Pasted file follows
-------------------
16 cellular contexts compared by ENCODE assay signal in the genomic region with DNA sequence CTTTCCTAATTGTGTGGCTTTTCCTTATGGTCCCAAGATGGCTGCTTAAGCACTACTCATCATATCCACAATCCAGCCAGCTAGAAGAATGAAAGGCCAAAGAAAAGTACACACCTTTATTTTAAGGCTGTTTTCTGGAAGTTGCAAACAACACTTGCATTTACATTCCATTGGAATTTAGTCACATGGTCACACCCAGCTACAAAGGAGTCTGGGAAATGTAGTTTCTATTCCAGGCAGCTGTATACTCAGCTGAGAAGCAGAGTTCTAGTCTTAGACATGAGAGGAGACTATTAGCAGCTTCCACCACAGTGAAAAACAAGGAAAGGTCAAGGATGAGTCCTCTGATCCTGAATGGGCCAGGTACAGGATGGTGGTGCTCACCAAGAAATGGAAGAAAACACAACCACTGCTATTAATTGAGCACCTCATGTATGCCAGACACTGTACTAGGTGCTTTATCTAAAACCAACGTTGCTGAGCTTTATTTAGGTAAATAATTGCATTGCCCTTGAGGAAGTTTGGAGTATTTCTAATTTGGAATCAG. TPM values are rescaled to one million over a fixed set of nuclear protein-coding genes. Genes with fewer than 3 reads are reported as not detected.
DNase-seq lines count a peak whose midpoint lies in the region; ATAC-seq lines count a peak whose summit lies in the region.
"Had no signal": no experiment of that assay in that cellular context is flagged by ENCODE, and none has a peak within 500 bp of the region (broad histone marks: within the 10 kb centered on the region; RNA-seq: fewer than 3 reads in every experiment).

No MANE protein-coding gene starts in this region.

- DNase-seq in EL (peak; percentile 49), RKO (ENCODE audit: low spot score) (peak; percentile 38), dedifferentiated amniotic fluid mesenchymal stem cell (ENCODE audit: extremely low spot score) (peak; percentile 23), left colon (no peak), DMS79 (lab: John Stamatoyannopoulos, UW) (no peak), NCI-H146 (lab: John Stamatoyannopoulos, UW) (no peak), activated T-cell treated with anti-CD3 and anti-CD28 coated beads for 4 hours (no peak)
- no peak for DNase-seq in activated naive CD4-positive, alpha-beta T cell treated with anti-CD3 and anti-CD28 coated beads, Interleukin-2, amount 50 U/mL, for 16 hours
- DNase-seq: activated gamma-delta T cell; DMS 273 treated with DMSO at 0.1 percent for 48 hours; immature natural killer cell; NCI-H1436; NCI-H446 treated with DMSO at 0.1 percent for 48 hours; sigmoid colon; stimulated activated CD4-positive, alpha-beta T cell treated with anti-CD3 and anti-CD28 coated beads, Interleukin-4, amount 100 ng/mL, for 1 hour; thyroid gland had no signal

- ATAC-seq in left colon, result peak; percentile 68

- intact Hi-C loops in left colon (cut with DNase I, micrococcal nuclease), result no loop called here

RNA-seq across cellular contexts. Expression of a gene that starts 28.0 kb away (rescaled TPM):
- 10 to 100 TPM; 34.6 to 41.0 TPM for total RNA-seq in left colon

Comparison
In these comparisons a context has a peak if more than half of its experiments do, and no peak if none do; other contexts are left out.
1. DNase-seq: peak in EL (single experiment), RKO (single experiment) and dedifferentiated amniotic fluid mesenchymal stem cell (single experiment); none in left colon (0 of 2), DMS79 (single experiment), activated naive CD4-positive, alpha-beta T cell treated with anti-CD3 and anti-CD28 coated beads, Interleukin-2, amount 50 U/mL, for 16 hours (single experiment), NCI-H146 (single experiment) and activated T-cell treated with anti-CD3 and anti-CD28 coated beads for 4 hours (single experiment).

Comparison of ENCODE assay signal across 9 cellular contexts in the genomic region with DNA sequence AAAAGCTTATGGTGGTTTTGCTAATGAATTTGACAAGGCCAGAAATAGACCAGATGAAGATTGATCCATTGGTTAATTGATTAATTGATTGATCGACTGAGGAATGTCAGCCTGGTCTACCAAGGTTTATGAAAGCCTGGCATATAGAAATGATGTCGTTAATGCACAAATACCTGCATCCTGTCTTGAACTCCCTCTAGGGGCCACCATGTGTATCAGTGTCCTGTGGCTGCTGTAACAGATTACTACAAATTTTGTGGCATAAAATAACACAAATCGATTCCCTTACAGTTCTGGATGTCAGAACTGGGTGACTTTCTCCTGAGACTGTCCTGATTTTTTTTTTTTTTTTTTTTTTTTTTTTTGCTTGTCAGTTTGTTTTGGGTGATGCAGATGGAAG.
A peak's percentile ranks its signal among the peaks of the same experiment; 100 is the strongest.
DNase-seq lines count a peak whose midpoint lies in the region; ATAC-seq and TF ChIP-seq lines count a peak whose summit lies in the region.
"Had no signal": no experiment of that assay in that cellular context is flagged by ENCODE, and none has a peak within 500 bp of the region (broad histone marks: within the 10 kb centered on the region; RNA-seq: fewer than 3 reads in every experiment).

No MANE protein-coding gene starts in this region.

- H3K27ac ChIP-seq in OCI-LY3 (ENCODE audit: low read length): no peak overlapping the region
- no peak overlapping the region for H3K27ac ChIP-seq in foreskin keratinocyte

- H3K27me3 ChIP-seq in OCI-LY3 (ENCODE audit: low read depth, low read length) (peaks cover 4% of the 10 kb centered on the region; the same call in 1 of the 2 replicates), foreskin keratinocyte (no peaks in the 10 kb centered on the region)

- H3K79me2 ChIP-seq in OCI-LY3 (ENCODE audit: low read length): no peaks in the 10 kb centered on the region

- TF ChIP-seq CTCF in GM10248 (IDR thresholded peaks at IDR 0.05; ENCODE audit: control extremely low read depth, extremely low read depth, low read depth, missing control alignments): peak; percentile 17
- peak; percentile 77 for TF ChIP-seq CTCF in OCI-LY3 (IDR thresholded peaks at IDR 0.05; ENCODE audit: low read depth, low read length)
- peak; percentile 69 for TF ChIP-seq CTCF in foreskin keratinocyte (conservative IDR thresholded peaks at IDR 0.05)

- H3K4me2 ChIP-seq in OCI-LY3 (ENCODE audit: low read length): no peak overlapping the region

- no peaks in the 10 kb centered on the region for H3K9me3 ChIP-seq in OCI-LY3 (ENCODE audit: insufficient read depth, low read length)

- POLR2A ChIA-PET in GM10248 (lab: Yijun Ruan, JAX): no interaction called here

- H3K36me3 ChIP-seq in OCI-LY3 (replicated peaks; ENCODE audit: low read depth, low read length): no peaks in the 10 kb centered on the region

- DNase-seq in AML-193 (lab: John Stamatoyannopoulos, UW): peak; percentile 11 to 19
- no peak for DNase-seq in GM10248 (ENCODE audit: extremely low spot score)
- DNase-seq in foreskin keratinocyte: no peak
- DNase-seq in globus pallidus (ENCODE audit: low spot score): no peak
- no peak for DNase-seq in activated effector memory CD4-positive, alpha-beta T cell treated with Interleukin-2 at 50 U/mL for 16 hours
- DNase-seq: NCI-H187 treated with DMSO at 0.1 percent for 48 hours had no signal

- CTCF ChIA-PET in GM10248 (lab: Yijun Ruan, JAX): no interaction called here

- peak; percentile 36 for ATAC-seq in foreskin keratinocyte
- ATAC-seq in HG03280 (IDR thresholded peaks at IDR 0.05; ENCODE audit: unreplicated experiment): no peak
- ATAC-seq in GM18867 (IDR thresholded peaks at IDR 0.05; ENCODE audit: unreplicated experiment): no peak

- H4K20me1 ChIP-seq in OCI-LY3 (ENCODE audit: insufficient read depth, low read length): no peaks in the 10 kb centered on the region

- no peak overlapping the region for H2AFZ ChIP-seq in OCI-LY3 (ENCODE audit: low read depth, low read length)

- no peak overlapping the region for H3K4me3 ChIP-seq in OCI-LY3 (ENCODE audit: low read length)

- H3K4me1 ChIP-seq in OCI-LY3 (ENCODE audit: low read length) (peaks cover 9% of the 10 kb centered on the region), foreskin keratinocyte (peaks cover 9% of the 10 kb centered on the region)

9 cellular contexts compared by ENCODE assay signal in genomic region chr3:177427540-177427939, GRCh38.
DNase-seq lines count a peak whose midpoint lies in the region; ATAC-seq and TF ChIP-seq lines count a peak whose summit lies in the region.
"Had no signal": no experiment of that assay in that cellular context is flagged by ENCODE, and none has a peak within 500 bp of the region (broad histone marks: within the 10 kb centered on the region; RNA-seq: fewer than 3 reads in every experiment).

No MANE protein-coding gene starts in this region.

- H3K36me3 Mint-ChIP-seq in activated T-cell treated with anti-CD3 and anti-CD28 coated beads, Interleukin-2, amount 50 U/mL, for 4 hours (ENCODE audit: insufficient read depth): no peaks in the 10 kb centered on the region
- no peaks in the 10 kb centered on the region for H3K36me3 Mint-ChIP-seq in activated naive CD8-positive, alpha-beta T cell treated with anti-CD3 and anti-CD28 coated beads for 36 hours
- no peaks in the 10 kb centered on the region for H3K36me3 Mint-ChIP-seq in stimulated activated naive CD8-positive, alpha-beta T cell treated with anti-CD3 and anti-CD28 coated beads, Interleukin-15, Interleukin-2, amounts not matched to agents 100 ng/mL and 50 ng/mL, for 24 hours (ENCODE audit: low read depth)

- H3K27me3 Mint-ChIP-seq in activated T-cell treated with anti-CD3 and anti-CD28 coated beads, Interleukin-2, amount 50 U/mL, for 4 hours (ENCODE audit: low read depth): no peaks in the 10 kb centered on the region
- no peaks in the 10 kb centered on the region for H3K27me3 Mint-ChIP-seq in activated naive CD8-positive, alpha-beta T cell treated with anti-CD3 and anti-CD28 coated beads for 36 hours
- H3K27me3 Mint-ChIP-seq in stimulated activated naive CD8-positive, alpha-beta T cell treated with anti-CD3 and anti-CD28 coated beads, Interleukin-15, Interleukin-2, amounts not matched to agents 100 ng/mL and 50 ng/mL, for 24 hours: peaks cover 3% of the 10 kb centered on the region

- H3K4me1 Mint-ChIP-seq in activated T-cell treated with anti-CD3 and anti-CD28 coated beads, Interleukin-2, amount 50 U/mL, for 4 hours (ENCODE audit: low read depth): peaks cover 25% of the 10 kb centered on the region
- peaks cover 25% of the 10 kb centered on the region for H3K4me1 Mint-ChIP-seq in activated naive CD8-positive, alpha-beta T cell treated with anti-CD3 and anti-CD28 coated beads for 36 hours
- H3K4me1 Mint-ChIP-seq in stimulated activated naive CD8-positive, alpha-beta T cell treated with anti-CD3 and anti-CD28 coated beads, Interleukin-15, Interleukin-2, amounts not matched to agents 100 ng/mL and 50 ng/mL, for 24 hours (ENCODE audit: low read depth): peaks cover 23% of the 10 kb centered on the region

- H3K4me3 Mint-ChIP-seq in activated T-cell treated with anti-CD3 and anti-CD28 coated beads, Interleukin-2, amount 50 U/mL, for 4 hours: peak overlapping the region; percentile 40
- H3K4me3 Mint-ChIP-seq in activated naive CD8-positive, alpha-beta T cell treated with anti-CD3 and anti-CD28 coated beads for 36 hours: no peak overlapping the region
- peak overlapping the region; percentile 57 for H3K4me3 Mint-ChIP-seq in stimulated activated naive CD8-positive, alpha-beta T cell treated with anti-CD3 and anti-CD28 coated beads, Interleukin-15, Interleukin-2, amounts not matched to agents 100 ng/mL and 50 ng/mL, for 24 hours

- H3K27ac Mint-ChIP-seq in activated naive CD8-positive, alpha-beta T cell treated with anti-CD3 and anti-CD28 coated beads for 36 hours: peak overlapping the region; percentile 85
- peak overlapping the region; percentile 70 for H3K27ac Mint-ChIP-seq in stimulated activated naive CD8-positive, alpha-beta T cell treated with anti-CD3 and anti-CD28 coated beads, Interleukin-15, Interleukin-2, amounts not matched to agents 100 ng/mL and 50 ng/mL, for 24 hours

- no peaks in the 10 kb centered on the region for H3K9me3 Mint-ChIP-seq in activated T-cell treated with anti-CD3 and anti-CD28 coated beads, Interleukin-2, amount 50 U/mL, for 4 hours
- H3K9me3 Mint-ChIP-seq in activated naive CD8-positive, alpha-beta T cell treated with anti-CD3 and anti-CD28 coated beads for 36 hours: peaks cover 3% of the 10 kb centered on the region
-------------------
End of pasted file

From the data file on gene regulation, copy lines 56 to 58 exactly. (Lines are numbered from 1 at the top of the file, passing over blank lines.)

- peaks cover 25% of the 10 kb centered on the region for H3K4me1 Mint-ChIP-seq in activated naive CD8-positive, alpha-beta T cell treated with anti-CD3 and anti-CD28 coated beads for 36 hours
- H3K4me1 Mint-ChIP-seq in stimulated activated naive CD8-positive, alpha-beta T cell treated with anti-CD3 and anti-CD28 coated beads, Interleukin-15, Interleukin-2, amounts not matched to agents 100 ng/mL and 50 ng/mL, for 24 hours (ENCODE audit: low read depth): peaks cover 23% of the 10 kb centered on the region

- H3K4me3 Mint-ChIP-seq in activated T-cell treated with anti-CD3 and anti-CD28 coated beads, Interleukin-2, amount 50 U/mL, for 4 hours: peak overlapping the region; percentile 40